In our latest video we feature some ideas to do at home using straws.  Here’s a few more, age appropriate activities.

3-6 Months

  • Blow all over your baby’s body using a straw.  Name her body parts as you go along.  This is a great activity to do before or after bath time when your baby is already undressed.  It also serves as special bonding time.

        

7 – 12 Months

  • Teach your baby how to suck. Suck up a little bit of water, close the top part with your finger (there should still be water left in the straw). Put the bottom part in your baby’s mouth. Tell them to suck while you relax your finger a little bit at the top to let a few drops of water go out into their mouths at a time.

    Some babies will be able to suck out of a straw themselves from 9 months onwards (the shorter the straw, the easier for them in the beginning).

      

  • Cut a toilet roll into smaller circles, put it over a straw and let your baby take off the toilet roll pieces one by one. 

        

  • Put a pipe cleaner through a straw (you can cut the straw in half). Sit in front of your baby facing each other. Show him how the little worm (pipe cleaner) is crawling through a tunnel (straw), let the pipe cleaner stick out quite a bit on his side – encourage him to pull out the worm (pipe cleaner). If your baby gets it right, let the pipe cleaner stick out a little bit less each time to make it harder.

        

Side note:  This activity might be quite hard for the younger babies in this age group, but at the end of this age group they should be able to do this.

13-21 and 22-36 Months

  • Cut a toilet roll into smaller circles.  Let your baby thread the circles over the straw.  You can hold the straw for them to thread and if this seems easy- tell them to hold the straw with the one hand and thread with the other (change hands as well). 

         

    • Cut a straw into smaller pieces.  Give your baby a pipe cleaner or sosatie stick and let them thread the small straws onto it.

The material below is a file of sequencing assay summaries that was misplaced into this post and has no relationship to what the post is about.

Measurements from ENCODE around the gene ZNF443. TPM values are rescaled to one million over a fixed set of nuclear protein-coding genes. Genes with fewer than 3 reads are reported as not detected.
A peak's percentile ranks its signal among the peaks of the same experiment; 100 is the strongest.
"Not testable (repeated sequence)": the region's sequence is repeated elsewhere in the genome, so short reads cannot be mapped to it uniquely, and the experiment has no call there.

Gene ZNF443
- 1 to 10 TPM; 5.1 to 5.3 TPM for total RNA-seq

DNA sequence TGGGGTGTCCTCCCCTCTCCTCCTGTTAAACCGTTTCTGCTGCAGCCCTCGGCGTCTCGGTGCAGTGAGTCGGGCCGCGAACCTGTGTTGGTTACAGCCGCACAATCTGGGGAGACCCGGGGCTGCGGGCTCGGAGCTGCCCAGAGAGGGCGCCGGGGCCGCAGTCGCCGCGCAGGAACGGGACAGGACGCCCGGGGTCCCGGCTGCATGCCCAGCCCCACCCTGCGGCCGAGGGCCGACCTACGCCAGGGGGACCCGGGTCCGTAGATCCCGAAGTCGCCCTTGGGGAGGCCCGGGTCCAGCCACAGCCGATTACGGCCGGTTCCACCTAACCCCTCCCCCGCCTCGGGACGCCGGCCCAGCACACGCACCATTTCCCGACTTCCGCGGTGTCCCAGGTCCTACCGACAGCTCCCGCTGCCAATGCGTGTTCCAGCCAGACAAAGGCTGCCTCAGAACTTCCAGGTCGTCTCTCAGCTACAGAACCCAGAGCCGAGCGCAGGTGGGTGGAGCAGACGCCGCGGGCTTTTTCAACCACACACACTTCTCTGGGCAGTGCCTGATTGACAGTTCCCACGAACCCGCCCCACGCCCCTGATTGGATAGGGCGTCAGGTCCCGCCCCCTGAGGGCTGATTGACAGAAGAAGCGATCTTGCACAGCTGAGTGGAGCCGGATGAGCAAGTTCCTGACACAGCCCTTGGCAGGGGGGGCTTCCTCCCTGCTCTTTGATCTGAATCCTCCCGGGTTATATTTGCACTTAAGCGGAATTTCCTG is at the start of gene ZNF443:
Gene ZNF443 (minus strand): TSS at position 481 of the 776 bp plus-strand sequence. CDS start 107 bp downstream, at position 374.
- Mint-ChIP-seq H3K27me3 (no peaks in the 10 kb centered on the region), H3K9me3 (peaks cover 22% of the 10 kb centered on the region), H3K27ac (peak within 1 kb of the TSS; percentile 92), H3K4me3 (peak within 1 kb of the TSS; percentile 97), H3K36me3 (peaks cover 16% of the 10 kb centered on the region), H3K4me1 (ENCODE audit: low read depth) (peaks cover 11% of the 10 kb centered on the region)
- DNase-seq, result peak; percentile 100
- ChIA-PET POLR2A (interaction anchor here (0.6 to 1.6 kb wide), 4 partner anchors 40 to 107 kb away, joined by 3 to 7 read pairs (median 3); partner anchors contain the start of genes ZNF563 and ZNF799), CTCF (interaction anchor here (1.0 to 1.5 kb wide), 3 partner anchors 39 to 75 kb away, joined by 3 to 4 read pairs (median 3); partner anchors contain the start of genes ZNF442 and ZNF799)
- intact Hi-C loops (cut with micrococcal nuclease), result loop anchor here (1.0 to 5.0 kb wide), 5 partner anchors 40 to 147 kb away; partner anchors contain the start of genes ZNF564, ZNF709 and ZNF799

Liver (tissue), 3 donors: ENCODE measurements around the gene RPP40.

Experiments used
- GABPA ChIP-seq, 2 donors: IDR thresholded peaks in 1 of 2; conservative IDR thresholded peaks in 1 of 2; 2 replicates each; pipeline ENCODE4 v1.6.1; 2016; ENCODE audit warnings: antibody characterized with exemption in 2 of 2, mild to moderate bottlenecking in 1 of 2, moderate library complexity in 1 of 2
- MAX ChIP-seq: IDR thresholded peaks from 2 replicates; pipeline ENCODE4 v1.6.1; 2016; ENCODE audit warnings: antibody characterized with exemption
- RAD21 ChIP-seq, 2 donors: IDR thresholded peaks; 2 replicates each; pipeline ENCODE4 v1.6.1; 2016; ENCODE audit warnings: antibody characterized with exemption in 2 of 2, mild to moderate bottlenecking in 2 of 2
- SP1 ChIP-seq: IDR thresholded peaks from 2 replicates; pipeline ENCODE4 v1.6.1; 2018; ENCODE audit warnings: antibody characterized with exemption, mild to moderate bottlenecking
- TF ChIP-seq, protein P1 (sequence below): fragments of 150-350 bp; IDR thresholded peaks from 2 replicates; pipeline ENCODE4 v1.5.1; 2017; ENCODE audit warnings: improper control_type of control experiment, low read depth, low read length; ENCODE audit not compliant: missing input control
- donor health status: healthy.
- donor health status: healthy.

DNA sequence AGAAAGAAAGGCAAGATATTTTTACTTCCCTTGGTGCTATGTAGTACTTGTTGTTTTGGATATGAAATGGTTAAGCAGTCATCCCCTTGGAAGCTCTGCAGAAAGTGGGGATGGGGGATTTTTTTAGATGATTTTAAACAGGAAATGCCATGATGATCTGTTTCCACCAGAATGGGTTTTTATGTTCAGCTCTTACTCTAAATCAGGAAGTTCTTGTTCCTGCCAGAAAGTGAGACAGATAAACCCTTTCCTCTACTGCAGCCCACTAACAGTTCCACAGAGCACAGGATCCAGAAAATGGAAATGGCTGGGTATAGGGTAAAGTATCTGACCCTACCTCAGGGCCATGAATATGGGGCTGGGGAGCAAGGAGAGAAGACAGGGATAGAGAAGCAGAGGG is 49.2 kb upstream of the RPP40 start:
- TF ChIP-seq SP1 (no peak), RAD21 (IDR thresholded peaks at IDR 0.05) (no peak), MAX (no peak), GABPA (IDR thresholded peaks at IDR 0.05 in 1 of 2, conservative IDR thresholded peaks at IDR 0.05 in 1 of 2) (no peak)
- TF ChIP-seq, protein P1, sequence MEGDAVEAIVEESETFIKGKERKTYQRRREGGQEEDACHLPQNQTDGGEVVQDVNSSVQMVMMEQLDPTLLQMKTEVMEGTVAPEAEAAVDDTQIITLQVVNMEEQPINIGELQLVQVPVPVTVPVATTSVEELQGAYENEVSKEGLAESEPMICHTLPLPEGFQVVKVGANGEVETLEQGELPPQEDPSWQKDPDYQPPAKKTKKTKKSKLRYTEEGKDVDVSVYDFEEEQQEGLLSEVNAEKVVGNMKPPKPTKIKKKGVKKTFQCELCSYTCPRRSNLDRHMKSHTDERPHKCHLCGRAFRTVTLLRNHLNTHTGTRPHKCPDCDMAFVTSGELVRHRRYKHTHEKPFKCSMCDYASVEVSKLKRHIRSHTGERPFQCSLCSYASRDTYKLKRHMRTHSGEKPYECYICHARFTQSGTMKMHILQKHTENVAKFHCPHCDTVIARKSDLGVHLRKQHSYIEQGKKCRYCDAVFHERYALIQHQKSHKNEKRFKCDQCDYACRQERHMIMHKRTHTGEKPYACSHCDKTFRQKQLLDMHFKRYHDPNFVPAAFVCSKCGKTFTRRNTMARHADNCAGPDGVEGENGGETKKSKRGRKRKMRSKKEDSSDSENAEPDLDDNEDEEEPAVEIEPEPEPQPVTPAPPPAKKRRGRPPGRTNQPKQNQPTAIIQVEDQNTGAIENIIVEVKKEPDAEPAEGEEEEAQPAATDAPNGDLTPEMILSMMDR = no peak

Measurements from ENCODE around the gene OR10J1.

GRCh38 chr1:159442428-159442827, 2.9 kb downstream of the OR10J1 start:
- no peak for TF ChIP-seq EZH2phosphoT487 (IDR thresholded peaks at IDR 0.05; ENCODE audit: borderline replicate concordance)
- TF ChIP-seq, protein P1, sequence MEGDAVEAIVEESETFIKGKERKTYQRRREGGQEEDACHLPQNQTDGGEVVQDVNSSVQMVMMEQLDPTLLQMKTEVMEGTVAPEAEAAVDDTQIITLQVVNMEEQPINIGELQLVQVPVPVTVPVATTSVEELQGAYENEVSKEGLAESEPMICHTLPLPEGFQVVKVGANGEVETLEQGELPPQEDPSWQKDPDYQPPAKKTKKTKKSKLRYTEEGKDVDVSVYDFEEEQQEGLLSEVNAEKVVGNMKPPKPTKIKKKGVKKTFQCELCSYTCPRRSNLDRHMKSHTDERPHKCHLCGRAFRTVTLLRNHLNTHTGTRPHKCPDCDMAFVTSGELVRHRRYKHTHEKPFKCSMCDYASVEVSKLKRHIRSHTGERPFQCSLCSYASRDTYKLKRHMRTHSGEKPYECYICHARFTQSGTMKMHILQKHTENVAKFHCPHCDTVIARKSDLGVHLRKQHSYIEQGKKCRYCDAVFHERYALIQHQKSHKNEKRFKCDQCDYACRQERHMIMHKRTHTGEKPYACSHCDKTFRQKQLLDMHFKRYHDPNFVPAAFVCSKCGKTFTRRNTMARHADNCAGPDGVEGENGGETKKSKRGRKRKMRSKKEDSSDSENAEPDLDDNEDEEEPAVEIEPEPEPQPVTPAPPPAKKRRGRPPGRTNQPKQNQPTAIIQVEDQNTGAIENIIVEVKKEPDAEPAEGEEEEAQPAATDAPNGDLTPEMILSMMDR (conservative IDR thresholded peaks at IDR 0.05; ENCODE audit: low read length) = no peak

• Let your baby drink out of a straw – if they struggle at first, cut the straw in half (it makes it easier) and if they can’t suck at all – make use of the activity for 7-12 month babies to help them with this.
     
    • Once your baby can suck, you can teach them to blow. Most babies still struggle to blow out a candle by their first birthday, thus it is a nice activity to do with them (let them try to blow out candles).  If they are able to blow through a straw, they can do the same activities as the next age group.

Why is blowing (and sucking) exercises important: 

The end goal of blowing activities and teaching our children to blow, is not “blowing” in itself.  We are actually busy teaching our children about inhaling and exhaling for them to breathe better for speech, because speech is the modification of controlled exhalation. Most children will be able to blow around the age of two although they might not be able to do it very well yet (this is NORMAL).  If your child struggles a lot with blowing, you can teach them about INHALING first – when they have enough breath inhaled, there is more to blow out.  As soon as they physically grasp that the more air that is inhaled, the more there is to blow out and in turn, the stronger I will be able to blow, they will do these activities with ease.

22-36 Months

    • Let your toddler help you to cut a toilet roll into smaller circles.  Let him thread the circles over the straw holding the straw in the one hand and threading with the other (change hands as well). 
        
    • As seen in the video, let your toddler blow into a bowl of water and sunlight liquid using a straw.  (CAUTION:  Make sure your toddler can blow properly, we don’t want him to drink the sunlight water, if you are scared that this will happen – leave the sunlight and let your toddler just blow into the water).
     
    • As seen in the video, hold a box of tissues in front of your toddler.  Let him take out a few pieces using alternating hands (midline crossing).  Help him to tear the tissues into very small pieces (fine motor skills).  Put it onto a tray or plate, let your child lie on his tummy and “blow the birdies out of their nest” with a straw.
     
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